It’s been weeks now since we had any sustained drenching rain here on the Central Coast. We’ve noticed that because of the past two years of more abundant rain falls, we’ve forgotten just how hard the climate can be on plants particularly our veggies. We have to re-program ourselves to get into the habit of frequent watering.
Most plants are composed of up to 90% water. Water is requisite for cell structure, stability and growth. Water is vital from the germination to harvest.
Plants need water to hold themselves up. If the cells don’t have enough water in them, the plant will wilt. At worst it will kill them. You can see that happen on a really hot day once the temperature gets over 30 or we get drying hot winds many plants will begin to wilt and it takes them a lot of energy to recover so adequate protection is necessary ( i.e. such as shade cloth or an umbrella)
Water is also essential to carry nutrients to the different parts of the plant, particularly fruits. But too much water can be just as bad, leading to leaf diseases or root rot, a lack of oxygen or having your nutrients leach out of the soil. Irregular watering can stress your plants leading to low productivity or bolting. Therefore, if you want your garden to thrive you’re going to have to pay a good amount of attention to how and how often you water your vegetables.
When to Water the Vegetable Garden
The best time to water your vegetables is in the early morning hours. This is peak growth time for plants and it gives the soil and roots time to absorb the water fully before the heat of the sun evaporates moisture from the soil. Watering in the heat of the day is wasteful and damaging to the plant. You lose much more water to evaporation (meaning much less water for the plant and thus more frequent and irregular watering) and cold water can shock plants.
Evening watering can lead to mildews, rusts and other diseases because the water will sit over night on your plants or the roots.
How to water
Most people think watering is a simple matter of hold the hose and turning it on. Watering is an art and there’s quite a lot to remember.
Ideally, water for plants comes from rain or from underground sources. In reality, but you’ll often have to do extra watering by hand or through an irrigation system.
Be careful not to splash soil and fertiliser up onto your veggies particularly green leafy veg like spinach, chinese greens and lettuces. Be extra cautious if you’ve recently fertilised and the weather has dried out the soil and fertiliser.
Elsewhere in the Adams Garden blog [here] we have talked about the importance of mulch in retaining water and giving the soil itself insulation from extreme temperatures. Keep your mulch levels up especially at this time of year.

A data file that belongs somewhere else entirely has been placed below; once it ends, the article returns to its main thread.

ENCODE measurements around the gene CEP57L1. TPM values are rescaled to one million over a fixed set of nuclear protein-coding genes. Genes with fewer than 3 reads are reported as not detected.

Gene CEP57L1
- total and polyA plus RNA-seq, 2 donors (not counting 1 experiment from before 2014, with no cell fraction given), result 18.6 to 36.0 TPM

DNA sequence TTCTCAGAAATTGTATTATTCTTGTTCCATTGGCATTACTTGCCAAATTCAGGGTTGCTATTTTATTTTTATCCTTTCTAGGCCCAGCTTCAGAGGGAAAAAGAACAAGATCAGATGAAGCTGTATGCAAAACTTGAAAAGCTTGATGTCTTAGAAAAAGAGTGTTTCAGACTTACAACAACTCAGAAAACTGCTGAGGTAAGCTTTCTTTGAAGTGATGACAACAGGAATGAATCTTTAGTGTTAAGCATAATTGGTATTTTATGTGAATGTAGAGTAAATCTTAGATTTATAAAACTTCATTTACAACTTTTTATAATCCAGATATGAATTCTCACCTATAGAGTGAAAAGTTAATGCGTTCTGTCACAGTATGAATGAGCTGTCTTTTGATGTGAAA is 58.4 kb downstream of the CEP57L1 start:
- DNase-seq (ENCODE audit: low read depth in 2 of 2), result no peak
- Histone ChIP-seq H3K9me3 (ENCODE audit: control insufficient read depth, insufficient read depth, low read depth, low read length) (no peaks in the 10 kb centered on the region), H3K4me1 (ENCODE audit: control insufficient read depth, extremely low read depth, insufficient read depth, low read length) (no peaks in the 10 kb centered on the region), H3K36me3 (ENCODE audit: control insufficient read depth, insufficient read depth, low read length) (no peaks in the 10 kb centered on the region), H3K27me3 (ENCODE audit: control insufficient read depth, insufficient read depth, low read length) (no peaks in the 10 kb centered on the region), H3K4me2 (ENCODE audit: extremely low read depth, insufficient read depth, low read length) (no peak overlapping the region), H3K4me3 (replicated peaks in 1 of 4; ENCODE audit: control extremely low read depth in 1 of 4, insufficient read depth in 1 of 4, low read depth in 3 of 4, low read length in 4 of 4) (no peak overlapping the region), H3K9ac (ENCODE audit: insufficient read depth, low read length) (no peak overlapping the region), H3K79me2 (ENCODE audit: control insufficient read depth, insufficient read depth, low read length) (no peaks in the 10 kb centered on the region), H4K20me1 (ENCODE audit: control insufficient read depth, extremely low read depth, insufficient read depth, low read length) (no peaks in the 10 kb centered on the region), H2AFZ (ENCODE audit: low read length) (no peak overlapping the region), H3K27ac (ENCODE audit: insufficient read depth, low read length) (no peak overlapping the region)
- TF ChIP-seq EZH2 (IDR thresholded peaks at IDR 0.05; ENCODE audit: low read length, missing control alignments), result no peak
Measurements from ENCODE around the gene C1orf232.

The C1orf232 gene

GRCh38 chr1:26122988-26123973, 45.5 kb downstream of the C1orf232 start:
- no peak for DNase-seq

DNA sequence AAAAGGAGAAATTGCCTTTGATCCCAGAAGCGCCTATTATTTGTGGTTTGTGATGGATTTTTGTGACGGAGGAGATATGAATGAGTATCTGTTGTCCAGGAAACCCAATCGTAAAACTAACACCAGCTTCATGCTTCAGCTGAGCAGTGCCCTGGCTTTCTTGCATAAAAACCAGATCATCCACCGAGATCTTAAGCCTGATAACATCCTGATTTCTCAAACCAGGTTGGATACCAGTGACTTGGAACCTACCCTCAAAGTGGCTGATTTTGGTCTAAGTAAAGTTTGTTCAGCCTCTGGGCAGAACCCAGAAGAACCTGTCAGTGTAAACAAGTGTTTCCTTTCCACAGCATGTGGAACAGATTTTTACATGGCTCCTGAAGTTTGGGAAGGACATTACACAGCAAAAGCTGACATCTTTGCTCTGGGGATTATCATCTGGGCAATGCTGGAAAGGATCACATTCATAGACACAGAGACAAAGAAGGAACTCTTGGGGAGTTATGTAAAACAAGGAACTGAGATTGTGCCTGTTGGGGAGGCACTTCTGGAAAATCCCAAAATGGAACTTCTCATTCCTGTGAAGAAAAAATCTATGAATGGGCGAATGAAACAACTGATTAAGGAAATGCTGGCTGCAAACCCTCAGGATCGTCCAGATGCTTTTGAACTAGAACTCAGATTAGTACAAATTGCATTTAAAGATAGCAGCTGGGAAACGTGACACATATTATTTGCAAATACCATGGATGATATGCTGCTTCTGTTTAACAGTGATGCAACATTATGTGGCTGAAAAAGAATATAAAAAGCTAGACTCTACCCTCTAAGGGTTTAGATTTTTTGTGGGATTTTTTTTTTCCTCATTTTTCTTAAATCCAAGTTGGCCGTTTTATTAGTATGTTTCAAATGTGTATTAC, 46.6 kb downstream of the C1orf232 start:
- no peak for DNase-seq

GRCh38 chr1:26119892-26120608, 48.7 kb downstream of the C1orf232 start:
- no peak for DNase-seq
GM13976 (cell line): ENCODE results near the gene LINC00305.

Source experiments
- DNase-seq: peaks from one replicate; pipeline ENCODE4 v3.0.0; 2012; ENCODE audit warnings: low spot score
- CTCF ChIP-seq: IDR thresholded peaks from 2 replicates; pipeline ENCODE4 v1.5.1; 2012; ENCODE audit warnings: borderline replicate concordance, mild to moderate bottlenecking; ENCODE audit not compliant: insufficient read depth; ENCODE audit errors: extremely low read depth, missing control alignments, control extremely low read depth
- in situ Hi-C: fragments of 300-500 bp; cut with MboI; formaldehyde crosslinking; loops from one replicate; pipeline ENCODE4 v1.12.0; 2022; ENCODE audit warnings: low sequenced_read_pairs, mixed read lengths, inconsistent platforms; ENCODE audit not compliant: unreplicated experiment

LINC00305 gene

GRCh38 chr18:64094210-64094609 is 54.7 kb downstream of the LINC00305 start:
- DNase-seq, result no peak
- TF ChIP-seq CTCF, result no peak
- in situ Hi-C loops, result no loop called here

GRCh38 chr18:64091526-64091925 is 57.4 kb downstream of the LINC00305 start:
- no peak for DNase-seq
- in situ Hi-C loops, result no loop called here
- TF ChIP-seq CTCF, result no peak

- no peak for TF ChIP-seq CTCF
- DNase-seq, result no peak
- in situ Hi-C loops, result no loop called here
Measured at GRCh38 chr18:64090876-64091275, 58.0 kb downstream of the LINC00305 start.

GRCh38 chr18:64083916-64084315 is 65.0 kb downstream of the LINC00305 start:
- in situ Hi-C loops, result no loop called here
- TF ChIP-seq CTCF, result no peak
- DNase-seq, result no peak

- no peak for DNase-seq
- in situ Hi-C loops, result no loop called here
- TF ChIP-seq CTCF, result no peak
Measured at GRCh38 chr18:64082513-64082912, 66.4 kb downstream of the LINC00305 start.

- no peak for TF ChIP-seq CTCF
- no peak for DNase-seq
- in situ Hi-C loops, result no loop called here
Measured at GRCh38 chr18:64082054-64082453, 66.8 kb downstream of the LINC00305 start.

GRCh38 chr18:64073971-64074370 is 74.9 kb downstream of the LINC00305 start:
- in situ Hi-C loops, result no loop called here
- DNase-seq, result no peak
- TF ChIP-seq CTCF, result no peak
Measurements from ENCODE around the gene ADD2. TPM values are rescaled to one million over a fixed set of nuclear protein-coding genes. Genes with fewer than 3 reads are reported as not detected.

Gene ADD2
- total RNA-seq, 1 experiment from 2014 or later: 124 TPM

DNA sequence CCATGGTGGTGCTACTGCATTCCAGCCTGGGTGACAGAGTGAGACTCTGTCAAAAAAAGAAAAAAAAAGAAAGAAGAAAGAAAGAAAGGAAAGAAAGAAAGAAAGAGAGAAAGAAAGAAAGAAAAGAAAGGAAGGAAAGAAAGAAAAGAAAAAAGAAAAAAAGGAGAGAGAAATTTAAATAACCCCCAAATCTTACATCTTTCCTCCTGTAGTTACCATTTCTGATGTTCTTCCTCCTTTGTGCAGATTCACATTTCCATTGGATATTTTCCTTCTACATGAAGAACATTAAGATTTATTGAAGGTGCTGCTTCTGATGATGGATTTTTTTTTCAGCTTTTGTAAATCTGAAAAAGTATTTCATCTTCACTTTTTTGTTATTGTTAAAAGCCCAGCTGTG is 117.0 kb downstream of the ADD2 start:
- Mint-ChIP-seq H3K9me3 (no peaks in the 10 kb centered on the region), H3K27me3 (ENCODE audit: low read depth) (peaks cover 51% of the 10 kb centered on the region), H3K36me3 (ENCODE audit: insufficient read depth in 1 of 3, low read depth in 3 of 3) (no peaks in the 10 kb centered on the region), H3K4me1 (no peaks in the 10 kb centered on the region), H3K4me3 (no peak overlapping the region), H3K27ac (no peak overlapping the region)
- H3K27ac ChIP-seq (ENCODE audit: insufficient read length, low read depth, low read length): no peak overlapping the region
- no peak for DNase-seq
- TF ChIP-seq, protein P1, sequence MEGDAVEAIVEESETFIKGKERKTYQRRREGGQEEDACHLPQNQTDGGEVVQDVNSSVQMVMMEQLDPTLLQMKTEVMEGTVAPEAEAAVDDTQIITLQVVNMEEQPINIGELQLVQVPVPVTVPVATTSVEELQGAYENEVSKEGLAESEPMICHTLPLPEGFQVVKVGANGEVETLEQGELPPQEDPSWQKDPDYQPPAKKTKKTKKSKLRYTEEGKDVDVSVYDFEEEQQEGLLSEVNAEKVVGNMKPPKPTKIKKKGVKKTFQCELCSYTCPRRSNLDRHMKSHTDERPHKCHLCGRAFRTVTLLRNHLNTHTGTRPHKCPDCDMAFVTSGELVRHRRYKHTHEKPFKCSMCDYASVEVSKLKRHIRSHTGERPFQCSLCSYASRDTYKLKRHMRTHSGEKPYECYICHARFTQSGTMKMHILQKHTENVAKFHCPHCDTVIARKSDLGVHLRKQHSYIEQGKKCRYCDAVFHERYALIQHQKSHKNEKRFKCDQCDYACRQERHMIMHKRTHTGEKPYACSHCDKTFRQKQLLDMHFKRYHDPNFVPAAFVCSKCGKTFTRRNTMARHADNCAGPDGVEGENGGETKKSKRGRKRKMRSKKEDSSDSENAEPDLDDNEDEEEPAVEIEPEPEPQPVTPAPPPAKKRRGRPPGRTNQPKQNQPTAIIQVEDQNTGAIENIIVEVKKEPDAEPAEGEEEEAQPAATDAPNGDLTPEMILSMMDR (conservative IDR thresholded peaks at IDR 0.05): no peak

Some other factors to think of:
Create a basin or “tree well” around the base of fruit trees and berry bearing bushes. The young plant requires a basin just outside the root ball. Water slowly. Let the water run into the basin and soak the soil. You cannot water trees too much at one time; however, you can water too often. Generally, it is best to water newly-planted trees at least three times weekly for the first month and once every two or three weeks for the remainder of the year.
All trees take special care in watering the first 2-3 years to become established.
Sometimes water is not what a wilting plant needs. When plants are growing fast, the leaves sometimes get ahead of the roots’ ability to provide them with water. If the day is hot and the plants wilt in the afternoon, don’t worry about them; they will regain their balance overnight. But if plants are wilting early in the morning, water them immediately.
When you water, be sure to water thoroughly and deeply. A shallow watering or sprinkling will drive the plants roots up instead of down and a shallow root system leaves you doing more watering than you’ll want to do and will leave the plants unable to withstand wind blow, particularly when we get those hot dry westerlies.
When watering focus on the soil! Look to water your soil so that the water gets down a good foot at least. The amount of water you put on your garden is going to depend on the soil type, available sun and stage of growth…not to mention if it’s been raining or not.
The best way to avoid overwatering is by sticking your finger in the ground. Ideally, it will feel damp but if it feels soggy, don’t water anymore!. Give the garden time to dry out a little bit. If your plants are starting to suffer consider taking a pitchfork and punching holes in the soil to let the water drain right in. This seems to work rather well. If you’re crops are wilting and appear dried out give them water right away (never mind the time of day) and, if possible, get them in the shade.
Critical Periods for Vegetables.
While most vegetables require adequate moisture from the time they are seeded or transplanted into the garden, there are critical times when they definitely require MORE water.
- Beans: Pollination and pod development
- Bean, snap: Pod enlargement
- Cabbage, Broccoli, Cauliflower: Head development
- Carrot: enlargement
- Corn, sweet: Silk tasseling and ear development
- Cucumber: Flowering and fruit development
- Eggplant: Flowering through harvest
- Lettuce, chard, spinach and choys and all leafy greens: Seedling to harvest
- Melons: Fruit set and early development
- Onion, dry: Bulb enlargement
- Peas: Flowering and seed enlargement
- Capsicum: Flowering through harvest
- Potato: Tuber set and tuber enlargement
- Radish & Beetroot: Root enlargement
- Zucchinis: Bud development and flowering
- Tomato: Flowering through to harvest